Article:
The Leaner, Meaner Rattlesnake: The Lewis Assault Rifles

By J David Truby

In the animal world, the bigger the brute, the nastier the bite. In reptiles, though, sometimes the smallest snake has nastier venom than its larger cousins, e.g., the pygmy rattlesnake. Herein, gun makers constantly trying to put lethal bite ahead of bulky size.

Col. Isaac Lewis is credited with many inventions, both civilian and military. The reputation of his famed Lewis light machine gun has totally overshadowed another of his World War I designs, his BAR-competing automatic rifle that resembled World War II’s assault rifles.

Highly distinctive in appearance, the original Lewis gun has a large, round ammunition pan on top of the receiver and its barrel is enclosed in a long, round aluminum tube, fluted at one end.

In its day the Lewis gun was a real innovation, weighing just 26 pounds against its competition: Benet Mercie (30 pounds); Colt (93 pounds); Vickers (68 pounds); or the bulky Maxim at 153 pounds.

Nicknamed the Belgian Rattlesnake, the Lewis light machine gun was also an amazing World War I success story. By the spring of 1916, more than 50,000 Lewis guns were in combat use by allied troops, including late-arriving American marines.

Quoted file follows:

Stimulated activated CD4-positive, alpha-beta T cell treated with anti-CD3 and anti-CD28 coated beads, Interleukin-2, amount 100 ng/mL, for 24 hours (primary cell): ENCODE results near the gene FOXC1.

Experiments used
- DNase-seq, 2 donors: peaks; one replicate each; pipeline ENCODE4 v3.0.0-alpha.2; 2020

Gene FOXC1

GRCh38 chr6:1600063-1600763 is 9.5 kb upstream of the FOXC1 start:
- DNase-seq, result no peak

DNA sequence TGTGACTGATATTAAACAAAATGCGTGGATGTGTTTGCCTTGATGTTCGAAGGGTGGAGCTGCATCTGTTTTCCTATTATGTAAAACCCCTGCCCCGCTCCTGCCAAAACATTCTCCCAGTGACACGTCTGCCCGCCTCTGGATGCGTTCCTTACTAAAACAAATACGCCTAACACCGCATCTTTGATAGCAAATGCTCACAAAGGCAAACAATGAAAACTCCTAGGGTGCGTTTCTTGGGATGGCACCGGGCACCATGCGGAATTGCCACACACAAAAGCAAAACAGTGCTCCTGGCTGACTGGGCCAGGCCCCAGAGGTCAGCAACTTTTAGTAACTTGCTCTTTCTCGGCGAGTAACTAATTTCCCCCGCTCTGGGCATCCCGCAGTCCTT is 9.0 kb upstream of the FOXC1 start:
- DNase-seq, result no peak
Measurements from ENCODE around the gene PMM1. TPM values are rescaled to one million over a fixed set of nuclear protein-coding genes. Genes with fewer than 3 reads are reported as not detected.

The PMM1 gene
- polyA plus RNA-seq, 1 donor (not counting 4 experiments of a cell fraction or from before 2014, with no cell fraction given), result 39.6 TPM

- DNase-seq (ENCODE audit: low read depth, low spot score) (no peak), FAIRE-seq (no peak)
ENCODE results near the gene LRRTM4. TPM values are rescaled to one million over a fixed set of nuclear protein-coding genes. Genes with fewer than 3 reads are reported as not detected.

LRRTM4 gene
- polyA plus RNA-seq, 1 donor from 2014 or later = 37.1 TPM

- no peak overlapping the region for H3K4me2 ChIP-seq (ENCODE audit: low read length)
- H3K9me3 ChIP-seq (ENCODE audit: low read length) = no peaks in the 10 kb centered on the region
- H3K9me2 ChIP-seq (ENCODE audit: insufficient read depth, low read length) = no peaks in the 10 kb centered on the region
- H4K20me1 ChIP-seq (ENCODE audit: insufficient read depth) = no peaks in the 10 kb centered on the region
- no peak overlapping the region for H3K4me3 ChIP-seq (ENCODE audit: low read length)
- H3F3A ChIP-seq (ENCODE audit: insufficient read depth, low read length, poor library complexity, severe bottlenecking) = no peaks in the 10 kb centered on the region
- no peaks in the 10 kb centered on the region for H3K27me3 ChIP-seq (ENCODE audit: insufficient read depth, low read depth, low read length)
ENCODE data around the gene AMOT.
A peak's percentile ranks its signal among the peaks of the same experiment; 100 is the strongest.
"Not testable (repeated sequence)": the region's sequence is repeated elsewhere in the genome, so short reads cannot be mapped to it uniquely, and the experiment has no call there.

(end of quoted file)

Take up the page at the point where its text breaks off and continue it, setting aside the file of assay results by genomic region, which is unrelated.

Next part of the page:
An American marine officer related the combat soldier’s love for the Lewis Gun when he related in 1918, “A single Lewis in the hands of a good man will work as much destruction as 50 riflemen.”

A brilliant designer and engineer; Lewis was a prolific, imaginative inventor and an unselfish, patriotic military officer. He not only gave the design of his light machine gun freely to his country, he also donated all of his other royalty payments back to the US treasury.

Born in Pennsylvania in 1858, Isaac Lewis was interested in natural mechanics and studied to be a science teacher, which he was for two years. He then entered West Point, graduating in 1884, with top grades and plaudits for his design ideas conceived while he was still a cadet.